(1) An approved Minimum Equipment List exists for that aircraft.

(2) The aircraft has within it a letter of authorization, issued by the FAA Flight Standards district office having jurisdiction over the area in which the operator is located, authorizing operation of the aircraft under the Minimum Equipment List. …

[…a bunch of stuff about MELs appears here…]

(d) Except for operations conducted in accordance with paragraph (a) … of this section, a person may takeoff an aircraft in operations conducted under this part with inoperative instruments and equipment without an approved Minimum Equipment List provided—

(1) The flight operation is conducted in a—

(i) Rotorcraft, non-turbine-powered airplane, glider, lighter-than-air aircraft, powered parachute, or weight-shift-control aircraft, for which a master minimum equipment list has not been developed; or

(ii) Small rotorcraft, nonturbine-powered small airplane, glider, or lighter-than-air aircraft for which a Master Minimum Equipment List has been developed; and

(2) The inoperative instruments and equipment are not—(yadda, yadda, yadda…)

(3) The inoperative instruments and equipment are—(yadda, yadda, yadda…)

(4) A determination is made (yadda, yadda, yadda…)

(e) Notwithstanding any other provision of this section, an aircraft with inoperable instruments or equipment may be operated under a special flight permit …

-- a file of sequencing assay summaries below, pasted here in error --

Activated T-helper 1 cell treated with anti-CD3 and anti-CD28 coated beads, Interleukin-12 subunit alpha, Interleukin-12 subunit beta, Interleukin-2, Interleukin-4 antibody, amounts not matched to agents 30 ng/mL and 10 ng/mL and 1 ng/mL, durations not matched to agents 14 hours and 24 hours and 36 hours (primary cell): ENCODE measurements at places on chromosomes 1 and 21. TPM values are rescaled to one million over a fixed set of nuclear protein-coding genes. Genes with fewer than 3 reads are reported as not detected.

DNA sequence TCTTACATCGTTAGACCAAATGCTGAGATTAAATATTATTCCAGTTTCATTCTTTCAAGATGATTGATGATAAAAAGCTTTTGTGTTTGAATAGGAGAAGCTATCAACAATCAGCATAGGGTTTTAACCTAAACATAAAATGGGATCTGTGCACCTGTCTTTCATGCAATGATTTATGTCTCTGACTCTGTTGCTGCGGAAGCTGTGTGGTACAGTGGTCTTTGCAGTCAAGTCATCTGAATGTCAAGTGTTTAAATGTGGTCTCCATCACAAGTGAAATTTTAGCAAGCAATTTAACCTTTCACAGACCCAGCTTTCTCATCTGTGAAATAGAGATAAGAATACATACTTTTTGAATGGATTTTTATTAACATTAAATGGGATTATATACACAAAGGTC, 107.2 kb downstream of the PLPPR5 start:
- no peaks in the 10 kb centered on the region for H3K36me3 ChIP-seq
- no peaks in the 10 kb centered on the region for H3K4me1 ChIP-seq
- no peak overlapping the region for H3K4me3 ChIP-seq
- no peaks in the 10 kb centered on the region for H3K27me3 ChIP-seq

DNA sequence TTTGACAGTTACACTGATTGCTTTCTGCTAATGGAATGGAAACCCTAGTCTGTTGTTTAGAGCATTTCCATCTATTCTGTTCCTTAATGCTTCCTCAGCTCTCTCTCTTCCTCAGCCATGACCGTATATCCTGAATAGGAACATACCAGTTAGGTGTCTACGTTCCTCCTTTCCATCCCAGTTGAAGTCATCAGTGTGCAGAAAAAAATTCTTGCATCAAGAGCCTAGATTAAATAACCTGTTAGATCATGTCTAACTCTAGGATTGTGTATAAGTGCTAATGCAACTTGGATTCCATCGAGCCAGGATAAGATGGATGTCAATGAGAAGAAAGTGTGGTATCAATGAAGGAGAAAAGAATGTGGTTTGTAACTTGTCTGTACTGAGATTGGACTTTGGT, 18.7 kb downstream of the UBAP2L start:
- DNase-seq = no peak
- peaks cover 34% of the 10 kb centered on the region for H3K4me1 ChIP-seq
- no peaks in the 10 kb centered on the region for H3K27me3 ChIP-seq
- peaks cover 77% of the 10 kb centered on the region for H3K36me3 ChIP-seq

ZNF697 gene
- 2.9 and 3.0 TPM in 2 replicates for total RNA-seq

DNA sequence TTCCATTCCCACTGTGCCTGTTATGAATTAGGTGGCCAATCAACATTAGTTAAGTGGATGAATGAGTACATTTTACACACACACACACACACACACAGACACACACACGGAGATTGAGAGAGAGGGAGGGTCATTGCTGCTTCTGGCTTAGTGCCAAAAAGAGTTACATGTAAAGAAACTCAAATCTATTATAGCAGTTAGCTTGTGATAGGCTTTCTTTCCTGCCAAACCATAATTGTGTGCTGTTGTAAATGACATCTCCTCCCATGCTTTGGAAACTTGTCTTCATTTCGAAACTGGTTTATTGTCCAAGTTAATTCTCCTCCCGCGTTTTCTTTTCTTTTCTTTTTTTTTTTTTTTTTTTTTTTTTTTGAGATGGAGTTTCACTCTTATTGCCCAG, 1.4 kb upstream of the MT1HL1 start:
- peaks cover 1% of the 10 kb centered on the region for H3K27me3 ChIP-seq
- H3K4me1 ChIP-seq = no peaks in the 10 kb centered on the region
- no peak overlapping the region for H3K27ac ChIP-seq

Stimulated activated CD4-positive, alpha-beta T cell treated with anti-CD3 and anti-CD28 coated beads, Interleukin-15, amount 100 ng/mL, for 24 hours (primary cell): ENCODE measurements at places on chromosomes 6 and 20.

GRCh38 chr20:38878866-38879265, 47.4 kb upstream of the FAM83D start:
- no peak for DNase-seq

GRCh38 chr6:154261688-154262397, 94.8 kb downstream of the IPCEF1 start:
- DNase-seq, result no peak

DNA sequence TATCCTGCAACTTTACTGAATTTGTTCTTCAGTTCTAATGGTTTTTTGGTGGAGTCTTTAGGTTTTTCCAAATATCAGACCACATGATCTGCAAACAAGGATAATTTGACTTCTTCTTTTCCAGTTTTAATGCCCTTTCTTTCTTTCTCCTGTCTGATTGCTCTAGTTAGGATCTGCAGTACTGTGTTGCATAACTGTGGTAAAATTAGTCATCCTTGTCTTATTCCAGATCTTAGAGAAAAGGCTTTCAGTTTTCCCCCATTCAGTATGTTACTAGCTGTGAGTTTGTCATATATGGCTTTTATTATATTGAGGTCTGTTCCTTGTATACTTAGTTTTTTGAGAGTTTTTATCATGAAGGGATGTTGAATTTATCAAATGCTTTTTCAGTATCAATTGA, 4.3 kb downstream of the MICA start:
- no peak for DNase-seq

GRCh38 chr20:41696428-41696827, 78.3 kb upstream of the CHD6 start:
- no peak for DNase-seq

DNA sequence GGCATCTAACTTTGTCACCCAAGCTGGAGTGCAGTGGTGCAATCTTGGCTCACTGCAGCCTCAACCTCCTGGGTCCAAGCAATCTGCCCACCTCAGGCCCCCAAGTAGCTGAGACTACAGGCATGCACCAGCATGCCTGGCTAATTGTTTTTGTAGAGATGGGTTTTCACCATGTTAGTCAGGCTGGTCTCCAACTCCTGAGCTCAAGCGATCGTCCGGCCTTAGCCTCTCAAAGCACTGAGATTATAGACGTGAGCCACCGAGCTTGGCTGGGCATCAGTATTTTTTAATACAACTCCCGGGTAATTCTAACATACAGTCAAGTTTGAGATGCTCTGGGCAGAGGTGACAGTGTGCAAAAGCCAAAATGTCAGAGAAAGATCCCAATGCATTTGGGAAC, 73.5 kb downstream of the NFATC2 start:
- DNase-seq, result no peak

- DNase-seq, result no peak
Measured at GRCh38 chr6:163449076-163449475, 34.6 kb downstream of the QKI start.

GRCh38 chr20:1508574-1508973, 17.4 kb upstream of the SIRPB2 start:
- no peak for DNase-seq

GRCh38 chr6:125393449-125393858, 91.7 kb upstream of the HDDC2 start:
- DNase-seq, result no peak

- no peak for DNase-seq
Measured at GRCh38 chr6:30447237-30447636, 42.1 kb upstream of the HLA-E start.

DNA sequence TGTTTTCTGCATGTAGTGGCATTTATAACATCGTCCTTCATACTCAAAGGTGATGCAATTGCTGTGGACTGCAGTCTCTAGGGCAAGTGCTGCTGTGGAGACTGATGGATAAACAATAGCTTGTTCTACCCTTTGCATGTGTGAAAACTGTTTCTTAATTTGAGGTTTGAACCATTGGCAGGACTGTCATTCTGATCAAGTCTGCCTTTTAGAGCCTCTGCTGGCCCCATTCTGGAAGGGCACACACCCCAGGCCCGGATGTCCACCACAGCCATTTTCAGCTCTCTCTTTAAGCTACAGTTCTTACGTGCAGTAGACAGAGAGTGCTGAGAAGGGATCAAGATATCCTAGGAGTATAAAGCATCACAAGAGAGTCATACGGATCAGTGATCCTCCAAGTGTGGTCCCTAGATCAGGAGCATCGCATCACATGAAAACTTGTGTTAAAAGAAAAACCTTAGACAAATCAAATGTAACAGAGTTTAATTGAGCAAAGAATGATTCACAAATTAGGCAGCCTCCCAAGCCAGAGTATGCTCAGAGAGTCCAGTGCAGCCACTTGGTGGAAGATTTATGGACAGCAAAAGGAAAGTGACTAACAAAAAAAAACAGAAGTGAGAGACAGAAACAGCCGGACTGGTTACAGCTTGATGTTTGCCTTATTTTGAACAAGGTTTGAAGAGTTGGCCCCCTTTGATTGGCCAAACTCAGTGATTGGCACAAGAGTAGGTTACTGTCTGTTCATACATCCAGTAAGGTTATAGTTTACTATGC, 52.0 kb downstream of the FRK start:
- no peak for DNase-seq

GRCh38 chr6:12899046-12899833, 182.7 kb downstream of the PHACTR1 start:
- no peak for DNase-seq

Looking at this rule from 20,000 feet, it divides aircraft into three classifications:

  • Aircraft that have an approved Minimum Equipment List (MEL) that define which instruments and equipment are permitted to be inoperative. [NOTE: Virtually every turbine-powered airplane and every large airplanes over 12,500 pounds maximum gross takeoff weight (MGTOW) has an approved MEL.]
  • Aircraft that do not have an approved MEL, for which the rule provides a long, complex set of default guidance. [NOTE: The vast majority of small piston airplanes fall into this category.]
  • Aircraft operating on a ferry permit—usually for the purpose of being flown to a location where repairs can be made. [NOTE: The ferry permit provides special exemption by the local FSDO from the airworthiness requirements of §91.7.]

Since most of us fly small, piston-powered airplanes without an FAA-approved MEL, that will be our focus for the balance of this article.

Rules for non-MEL aircraft

For non-MEL aircraft, §91.213(d)(2) tells you when you may not fly with inoperative equipment:

(2) The inoperative instruments and equipment are not—

(i) Part of the VFR-day type certification instruments and equipment prescribed in the applicable airworthiness regulations under which the aircraft was type certificated;

(ii) Indicated as required on the aircraft’s equipment list, or on the Kinds of Operations Equipment List for the kind of flight operation being conducted;

(iii) Required by §91.205 or any other rule of this part for the specific kind of flight operation being conducted; or

(iv) Required to be operational by an airworthiness directive; and

This means that before flying with an item of inoperative equipment, you have to ask four questions and get four “no” answers:

  • Is the item something required for day VFR operation under the rules under which the aircraft was originally certified? (CAR 3 for most legacy aircraft, FAR Part 23 for newer designs like the Cirrus, Corvallis and Diamond.) The best way to make this determination is to look at the aircraft’s Type Certificate Data Sheet (TCDS), which can be found online at (click on the “Type Certificate Data Sheets” link).